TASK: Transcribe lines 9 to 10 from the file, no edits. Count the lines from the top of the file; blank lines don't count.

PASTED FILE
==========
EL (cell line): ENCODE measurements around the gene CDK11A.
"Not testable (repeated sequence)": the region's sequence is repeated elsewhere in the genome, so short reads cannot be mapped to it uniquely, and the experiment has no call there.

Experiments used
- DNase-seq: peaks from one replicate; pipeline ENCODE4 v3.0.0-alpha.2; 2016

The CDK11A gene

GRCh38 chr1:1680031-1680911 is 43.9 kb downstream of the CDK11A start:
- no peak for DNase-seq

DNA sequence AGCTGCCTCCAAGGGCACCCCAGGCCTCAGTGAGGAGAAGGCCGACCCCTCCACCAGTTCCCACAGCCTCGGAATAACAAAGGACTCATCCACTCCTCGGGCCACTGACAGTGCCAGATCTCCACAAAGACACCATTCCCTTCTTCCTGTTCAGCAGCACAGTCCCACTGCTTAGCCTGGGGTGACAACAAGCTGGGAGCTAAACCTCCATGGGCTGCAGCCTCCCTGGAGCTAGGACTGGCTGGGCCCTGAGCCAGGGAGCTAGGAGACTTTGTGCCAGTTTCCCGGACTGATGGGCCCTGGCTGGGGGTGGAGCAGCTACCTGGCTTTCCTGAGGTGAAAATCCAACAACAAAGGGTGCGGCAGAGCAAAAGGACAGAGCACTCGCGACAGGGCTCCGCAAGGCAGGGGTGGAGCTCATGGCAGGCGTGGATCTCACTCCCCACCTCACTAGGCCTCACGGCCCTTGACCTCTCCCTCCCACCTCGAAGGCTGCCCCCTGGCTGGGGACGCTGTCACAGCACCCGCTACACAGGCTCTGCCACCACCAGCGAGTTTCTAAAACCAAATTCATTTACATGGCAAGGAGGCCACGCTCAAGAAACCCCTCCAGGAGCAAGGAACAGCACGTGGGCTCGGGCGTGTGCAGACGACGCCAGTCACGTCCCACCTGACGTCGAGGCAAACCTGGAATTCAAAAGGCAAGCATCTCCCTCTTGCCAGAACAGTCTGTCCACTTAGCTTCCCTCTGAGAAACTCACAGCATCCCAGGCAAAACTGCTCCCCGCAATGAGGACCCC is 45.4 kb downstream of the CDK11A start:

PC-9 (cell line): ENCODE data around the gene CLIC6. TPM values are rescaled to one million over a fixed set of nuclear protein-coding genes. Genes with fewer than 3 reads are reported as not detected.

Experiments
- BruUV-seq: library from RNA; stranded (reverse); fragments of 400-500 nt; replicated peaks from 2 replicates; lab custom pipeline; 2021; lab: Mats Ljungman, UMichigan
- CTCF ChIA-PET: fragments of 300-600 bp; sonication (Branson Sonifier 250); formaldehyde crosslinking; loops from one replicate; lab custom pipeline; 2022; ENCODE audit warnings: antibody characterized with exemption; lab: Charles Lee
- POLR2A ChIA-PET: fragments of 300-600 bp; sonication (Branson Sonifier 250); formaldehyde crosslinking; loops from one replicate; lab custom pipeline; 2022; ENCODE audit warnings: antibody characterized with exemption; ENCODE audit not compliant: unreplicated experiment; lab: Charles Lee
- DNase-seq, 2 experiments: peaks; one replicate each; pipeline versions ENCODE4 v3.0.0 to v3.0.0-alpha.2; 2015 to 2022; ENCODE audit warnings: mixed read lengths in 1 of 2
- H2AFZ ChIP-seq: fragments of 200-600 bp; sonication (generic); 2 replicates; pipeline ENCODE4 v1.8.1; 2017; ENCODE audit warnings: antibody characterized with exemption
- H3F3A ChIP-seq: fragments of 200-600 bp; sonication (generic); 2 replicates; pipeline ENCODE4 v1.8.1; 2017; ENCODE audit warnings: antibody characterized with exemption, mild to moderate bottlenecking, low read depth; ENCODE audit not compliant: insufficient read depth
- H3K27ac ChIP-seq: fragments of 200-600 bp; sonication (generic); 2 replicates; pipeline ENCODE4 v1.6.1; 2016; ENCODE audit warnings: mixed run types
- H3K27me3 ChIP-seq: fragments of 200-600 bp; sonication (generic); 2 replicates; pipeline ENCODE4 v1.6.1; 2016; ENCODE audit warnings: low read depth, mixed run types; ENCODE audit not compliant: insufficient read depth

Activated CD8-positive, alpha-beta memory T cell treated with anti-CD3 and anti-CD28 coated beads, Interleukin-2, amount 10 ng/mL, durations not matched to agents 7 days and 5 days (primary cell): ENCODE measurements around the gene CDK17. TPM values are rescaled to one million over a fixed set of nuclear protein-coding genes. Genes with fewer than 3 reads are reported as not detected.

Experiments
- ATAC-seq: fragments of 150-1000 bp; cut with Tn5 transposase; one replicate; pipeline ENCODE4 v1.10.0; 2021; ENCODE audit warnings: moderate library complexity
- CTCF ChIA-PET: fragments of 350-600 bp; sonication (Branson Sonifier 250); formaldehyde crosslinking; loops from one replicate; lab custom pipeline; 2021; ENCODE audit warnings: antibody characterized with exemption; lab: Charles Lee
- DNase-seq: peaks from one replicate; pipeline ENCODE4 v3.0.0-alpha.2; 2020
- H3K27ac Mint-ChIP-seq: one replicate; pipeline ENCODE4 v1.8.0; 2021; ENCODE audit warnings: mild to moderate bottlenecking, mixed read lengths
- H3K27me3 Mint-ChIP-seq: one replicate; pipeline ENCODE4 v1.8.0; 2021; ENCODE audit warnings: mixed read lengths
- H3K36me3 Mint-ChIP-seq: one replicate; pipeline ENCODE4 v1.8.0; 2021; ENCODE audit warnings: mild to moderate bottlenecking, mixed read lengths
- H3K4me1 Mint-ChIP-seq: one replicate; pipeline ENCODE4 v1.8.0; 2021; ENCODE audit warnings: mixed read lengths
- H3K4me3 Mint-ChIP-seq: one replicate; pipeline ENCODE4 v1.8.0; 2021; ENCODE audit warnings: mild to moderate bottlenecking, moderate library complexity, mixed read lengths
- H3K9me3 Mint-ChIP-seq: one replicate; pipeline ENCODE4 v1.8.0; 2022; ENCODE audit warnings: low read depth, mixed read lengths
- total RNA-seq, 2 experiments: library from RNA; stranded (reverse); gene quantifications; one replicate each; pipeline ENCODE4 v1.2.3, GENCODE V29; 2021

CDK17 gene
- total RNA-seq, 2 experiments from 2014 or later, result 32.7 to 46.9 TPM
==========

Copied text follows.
PC-9 (cell line): ENCODE data around the gene CLIC6. TPM values are rescaled to one million over a fixed set of nuclear protein-coding genes. Genes with fewer than 3 reads are reported as not detected.

Experiments